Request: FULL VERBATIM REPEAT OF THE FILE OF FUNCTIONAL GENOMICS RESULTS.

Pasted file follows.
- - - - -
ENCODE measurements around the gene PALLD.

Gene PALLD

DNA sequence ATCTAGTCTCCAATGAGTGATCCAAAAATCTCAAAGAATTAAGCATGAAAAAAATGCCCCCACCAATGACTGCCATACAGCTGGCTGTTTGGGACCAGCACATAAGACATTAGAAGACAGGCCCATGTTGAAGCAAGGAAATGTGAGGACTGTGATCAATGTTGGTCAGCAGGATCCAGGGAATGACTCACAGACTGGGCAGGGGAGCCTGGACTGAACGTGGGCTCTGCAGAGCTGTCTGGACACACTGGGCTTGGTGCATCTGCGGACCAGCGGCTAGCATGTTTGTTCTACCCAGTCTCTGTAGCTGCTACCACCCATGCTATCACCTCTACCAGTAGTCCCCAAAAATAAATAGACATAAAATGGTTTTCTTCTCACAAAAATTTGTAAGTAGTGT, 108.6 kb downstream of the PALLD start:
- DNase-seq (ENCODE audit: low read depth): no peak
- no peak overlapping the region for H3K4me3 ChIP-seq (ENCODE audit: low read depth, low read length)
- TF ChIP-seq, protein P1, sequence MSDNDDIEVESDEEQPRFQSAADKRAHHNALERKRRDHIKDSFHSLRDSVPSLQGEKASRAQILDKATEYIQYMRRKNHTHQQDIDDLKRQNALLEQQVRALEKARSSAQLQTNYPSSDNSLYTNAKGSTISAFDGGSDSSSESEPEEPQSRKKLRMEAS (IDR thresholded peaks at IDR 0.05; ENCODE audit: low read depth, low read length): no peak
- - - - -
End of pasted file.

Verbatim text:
ENCODE measurements around the gene PALLD.

Gene PALLD

DNA sequence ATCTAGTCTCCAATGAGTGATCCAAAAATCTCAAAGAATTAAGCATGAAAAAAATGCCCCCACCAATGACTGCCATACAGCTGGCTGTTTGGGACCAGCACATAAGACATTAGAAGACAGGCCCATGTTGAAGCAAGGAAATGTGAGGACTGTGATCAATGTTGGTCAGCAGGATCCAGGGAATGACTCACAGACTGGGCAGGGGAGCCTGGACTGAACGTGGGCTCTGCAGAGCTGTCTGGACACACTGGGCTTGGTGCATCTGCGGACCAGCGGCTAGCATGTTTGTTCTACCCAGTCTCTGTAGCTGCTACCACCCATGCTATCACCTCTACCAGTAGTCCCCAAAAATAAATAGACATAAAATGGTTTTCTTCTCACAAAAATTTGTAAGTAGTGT, 108.6 kb downstream of the PALLD start:
- DNase-seq (ENCODE audit: low read depth): no peak
- no peak overlapping the region for H3K4me3 ChIP-seq (ENCODE audit: low read depth, low read length)
- TF ChIP-seq, protein P1, sequence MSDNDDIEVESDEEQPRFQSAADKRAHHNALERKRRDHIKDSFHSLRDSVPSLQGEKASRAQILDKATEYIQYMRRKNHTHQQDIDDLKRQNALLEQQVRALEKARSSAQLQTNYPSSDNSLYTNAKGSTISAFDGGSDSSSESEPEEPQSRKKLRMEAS (IDR thresholded peaks at IDR 0.05; ENCODE audit: low read depth, low read length): no peak